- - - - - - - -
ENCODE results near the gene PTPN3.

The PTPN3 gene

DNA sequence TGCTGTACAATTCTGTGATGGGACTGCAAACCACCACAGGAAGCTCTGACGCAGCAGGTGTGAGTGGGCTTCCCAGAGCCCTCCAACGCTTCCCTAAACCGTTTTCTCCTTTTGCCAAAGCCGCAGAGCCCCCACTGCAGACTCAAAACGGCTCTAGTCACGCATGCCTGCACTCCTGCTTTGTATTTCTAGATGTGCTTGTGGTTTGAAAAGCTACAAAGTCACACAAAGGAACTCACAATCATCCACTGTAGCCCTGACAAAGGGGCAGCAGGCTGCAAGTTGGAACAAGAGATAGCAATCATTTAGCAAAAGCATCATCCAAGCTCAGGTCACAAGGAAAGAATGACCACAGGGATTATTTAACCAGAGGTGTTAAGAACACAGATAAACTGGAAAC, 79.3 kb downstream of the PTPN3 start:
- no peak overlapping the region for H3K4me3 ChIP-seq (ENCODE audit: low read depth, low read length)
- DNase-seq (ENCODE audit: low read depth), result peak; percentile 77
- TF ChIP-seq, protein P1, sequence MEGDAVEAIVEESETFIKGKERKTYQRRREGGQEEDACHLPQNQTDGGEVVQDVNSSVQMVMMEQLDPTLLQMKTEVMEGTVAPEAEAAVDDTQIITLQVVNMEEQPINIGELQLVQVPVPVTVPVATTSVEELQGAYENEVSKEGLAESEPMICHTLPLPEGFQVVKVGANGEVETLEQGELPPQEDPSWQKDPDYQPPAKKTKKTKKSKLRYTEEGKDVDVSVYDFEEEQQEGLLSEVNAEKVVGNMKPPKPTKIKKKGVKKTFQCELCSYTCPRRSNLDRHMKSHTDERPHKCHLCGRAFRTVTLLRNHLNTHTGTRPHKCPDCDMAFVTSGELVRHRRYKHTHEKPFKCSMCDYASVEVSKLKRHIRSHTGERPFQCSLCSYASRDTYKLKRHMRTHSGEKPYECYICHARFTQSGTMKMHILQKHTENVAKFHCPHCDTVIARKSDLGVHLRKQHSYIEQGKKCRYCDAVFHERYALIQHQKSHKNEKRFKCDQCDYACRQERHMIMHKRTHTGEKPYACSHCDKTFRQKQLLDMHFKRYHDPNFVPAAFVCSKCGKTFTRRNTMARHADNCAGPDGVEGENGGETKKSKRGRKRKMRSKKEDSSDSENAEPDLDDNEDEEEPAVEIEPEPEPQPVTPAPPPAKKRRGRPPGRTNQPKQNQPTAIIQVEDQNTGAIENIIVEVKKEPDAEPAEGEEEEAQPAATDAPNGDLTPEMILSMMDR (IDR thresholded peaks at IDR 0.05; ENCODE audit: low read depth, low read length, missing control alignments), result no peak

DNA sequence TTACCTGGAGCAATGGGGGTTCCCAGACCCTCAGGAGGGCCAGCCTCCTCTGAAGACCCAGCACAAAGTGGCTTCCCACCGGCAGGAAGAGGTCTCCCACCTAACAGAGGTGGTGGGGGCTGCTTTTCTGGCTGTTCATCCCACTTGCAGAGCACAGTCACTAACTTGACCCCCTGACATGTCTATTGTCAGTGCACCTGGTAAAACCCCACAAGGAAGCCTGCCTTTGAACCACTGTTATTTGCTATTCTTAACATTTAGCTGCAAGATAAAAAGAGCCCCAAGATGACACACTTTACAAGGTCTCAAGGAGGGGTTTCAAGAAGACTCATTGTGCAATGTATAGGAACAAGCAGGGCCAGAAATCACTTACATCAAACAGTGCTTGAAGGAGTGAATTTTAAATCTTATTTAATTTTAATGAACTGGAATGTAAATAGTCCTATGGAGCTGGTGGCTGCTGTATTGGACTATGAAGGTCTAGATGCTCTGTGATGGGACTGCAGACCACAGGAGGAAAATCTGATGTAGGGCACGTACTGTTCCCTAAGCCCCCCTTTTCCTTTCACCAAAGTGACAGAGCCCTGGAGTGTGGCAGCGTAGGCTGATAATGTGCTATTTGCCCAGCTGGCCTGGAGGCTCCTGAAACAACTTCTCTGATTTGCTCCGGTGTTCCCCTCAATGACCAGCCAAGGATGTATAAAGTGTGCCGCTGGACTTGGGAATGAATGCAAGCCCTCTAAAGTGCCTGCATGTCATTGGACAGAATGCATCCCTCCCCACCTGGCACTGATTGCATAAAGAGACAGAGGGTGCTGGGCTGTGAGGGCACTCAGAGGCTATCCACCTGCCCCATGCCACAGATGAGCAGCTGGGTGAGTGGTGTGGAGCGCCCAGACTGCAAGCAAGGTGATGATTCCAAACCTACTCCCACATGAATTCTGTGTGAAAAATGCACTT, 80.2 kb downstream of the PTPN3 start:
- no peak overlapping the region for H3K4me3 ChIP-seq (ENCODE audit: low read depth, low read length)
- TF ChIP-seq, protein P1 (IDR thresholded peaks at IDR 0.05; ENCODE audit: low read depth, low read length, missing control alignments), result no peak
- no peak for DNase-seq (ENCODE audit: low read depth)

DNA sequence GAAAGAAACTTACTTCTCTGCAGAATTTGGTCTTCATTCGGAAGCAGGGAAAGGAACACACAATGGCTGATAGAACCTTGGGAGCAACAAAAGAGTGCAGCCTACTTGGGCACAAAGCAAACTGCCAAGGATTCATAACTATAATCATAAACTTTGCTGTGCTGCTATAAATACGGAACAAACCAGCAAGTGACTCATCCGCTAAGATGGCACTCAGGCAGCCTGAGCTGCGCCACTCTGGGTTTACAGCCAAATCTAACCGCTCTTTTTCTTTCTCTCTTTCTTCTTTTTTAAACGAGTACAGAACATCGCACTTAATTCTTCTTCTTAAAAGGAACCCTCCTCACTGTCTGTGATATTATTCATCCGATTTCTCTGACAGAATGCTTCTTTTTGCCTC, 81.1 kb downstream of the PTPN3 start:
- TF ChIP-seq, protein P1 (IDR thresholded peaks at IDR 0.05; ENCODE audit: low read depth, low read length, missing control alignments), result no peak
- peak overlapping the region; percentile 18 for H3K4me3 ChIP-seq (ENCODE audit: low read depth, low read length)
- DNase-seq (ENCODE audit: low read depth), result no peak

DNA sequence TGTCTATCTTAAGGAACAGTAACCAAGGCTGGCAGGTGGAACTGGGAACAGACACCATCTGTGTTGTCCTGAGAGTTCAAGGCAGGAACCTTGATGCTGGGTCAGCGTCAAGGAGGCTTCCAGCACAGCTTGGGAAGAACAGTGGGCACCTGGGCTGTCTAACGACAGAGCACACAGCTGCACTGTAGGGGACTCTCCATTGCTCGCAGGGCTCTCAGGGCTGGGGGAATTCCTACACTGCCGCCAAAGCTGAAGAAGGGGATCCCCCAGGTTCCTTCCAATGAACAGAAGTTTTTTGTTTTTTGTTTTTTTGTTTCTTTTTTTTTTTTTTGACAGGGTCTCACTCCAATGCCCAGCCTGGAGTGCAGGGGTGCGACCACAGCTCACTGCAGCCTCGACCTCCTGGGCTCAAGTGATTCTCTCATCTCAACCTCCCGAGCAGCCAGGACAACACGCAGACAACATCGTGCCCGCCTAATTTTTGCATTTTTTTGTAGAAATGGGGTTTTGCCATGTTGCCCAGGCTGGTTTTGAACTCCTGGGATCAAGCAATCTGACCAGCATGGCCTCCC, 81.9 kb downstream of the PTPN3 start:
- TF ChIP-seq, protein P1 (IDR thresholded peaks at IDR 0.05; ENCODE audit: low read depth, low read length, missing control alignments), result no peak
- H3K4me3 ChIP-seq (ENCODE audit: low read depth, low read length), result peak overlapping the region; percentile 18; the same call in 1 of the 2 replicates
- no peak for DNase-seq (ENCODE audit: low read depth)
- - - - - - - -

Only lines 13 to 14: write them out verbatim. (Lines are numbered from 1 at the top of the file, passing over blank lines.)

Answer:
- peak overlapping the region; percentile 18 for H3K4me3 ChIP-seq (ENCODE audit: low read depth, low read length)
- DNase-seq (ENCODE audit: low read depth), result no peak